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Sorry Louboutin, Fendi wins the prize

I am not a material girl by any means, but I do have one weakness -- shoes.

I am not a material girl by any means, but I do have one weakness -- shoes.

For years, I have dreamed of owning an exquisite pair -- be it a style by Jimmy Choo, Manolo Blahnik or the ultimate -- Christian Louboutin. The famous six-inch platforms have become increasingly popular over the past few years, and fashion mavens feel orgasmic when they read or hear the French designer's name.

I have never seen so many women in one place with the red-soles as I have in Manhattan. Big surprise, fashion capital of the world, but what's all of the fuss about anyway? They are just shoes. Just shoes? Christian Louboutins are not just any shoes. They are like art for the feet, and the modern-day woman is entitled to a splurge every now and then.

My husband promised me a shopping excursion, and last week was the big event. We arrived at Bergdorf’s and rode the escalator to the their famous shoe department on the second floor. The perfect specimens were displayed across the front of the entrance. Where to begin? I chose to dive in and barely come up for air, trying as many platform styles as possible. But after hours of sampling shoe after shoe, we came to one conclusion--- I cannot wear Christian Louboutins. I felt like one of the ugly stepsisters in Cinderella trying to get my big, fat, even uglier dancer feet into the most beautifully designed shoes on the planet. Pair after pair, I struggled to squeeze my toes into a size 9 or 9 1/2, without success. Ugh! But I am only an 8 or 8 ½. Not in these shoes. I don’t have the super-model body, and I wasn’t blessed with the feet either.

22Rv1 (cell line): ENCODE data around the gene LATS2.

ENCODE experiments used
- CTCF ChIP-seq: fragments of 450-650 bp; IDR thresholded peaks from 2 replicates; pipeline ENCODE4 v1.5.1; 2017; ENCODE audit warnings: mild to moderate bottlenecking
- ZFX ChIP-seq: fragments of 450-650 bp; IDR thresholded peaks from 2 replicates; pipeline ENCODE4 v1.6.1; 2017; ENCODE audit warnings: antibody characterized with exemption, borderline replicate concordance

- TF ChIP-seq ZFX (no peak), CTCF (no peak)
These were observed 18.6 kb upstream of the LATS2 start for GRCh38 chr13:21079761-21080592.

Years of anticipation ended in utter disappointment. Apparently, not every woman can wear Louboutins. They are considered narrow through the toes, and if I am being honest, I didn't find them comfortable. But then again, skinny toes can make all the difference. Double frown.

This was a minor obstacle, and it would not ruin my fashionable footwear moment. I would move on, and find another more comfortable, yet haute option that I could walk at least a block in to hail a taxi. This is the absolute bare minimum when buying stylish and impractical heels, but I usually hope for more like six to eight blocks, and possibly a set of subway stairs. I know this is pushing the limit, but I can't wrap my head around any woman paying the cost of a mini-vacation for a pair of shoes she cannot stand in. Maybe I would have sucked it up in my twenties and taken an aspirin, but I am too practical in my forties. And when I was a twenty-something, only Payless was in the budget.

After trying pump after peep-toe from the likes of Jimmy Choo, Giuseppe Vanotti, Brian Atwood, and Yves St. Laurent, finally a classic Italian would take the prize. In just a few hours, I learned that my toes are simply too fat for Christian Louboutin, and I am a Fendi girl after all.


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